In many high-pressure situations such as emergency medicine, law enforcement, firefighting, air traffic control and the military the litmus test for success is behavioral performance.
It is one thing to know “what” to do, and to have the ability to verbalize the appropriate steps to achieve some aim, but it is another to know “how” to do it, and to generate the appropriate behaviors in the correct sequence quickly and accurately. The ability to verbalize is important for communication, but the ability to behave appropriately is often the difference between life and death.
Not only does one want to master the appropriate behavioral repertoire, but one must be able to generate these behaviors under time or social pressure, when all the necessary senses are unavailable (e.g., when in a smoke-filled room), or when some of the optimal tools are unavailable (e.g., when some medicine or medical tools are absent). In other words, one wants to obtain behavioral situational awareness.
Traditional approaches to emergency medical, law enforcement, firefighting, air traffic control and military training start with textbook and classroom study, then later introduce real-world practice, often through simulation. From a learning science perspective—the marriage of psychology and brain science—this means that you begin by training a cognitive understanding of the problem before training a behavioral understanding. This sequential approach to training, where you become proficient with the cognitive (textbooks and classroom) then become proficient with behavioral (real world or simulation) is suboptimal.
Learning science suggests that a better approach is to engage cognitive learning systems in the brain, such as the prefrontal cortex and medial temporal lobes, simultaneously with behavioral learning system in the brain such as the basal ganglia. Taken a step further, the optimal approach is to engage these cognitive and behavioral systems in the brain within an experience. To quote Albert Einstein, “Learning is an experience. Everything else is just information.” By engaging cognitive and behavioral systems within an experience, one broadly recruits the prefrontal cortex/medial temporal lobes (cognitive), basal ganglia (behavioral), and sensory experiential regions such as the occipital, temporal and parietal lobes. Critically, this broad-based brain activation occurs in synchrony, and results in multiple, interconnected memory traces that are less susceptible to forgetting.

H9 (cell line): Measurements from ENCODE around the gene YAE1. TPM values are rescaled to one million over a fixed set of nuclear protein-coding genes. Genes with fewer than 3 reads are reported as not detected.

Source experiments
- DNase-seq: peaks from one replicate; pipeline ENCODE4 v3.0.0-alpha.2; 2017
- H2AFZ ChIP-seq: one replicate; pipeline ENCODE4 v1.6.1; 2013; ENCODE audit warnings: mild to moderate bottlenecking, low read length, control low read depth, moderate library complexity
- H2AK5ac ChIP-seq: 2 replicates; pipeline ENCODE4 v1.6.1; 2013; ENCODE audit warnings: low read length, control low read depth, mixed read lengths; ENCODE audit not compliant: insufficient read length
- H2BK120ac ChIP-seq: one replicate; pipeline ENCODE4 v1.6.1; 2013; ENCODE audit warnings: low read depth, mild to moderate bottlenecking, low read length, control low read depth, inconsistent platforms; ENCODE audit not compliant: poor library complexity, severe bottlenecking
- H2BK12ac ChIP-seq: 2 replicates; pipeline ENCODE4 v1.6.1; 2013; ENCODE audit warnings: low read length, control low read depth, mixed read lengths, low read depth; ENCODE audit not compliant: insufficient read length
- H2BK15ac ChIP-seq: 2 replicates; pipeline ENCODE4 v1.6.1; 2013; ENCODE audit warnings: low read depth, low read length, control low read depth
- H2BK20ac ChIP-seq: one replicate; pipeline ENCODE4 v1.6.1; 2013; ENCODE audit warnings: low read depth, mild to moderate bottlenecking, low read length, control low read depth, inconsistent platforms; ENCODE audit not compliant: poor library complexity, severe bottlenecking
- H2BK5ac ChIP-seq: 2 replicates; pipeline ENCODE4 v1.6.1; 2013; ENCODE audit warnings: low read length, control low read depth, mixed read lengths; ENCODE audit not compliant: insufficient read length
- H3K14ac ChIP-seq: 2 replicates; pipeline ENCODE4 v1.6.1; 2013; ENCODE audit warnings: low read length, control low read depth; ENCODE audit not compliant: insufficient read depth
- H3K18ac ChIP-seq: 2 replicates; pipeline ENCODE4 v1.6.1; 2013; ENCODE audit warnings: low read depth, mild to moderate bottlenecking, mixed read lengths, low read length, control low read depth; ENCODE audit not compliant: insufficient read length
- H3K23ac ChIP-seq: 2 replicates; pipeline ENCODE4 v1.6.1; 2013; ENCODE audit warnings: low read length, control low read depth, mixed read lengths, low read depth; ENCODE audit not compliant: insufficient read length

One reason for traditional, sequential approaches to training is that real-world and simulation training is expensive, time-consuming and not scalable. Thus, the reasoning is that an initial focus on cognitive training will “bootstrap” the learner and require less real-world and simulation training to achieve behavioral mastery. The problem with this reasoning is that behavioral learning systems are distinct from cognitive learning systems in the brain and they have very different processing characteristics. Cognitive learning systems in the brain are ineffective at “bootstrapping” behavioral learning systems in the brain, which explains why learners often feel like they are “starting from scratch” when they begin real-world or simulation-based behavioral training.
This is where virtual reality (VR) offers an ideal solution. With VR you can train the cognitive and behavioral learning systems in the brain within a context-rich experience. This broadly engages cognitive, behavioral and experiential learning systems in the brain in synchrony resulting in faster and more stable learning. Relative to real-world or simulation training, VR training is cost-effective, time-effective, and scalable. This allows the learner to obtain essentially limitless training on a broad array of situations. This is necessary to obtain mastery and expertise.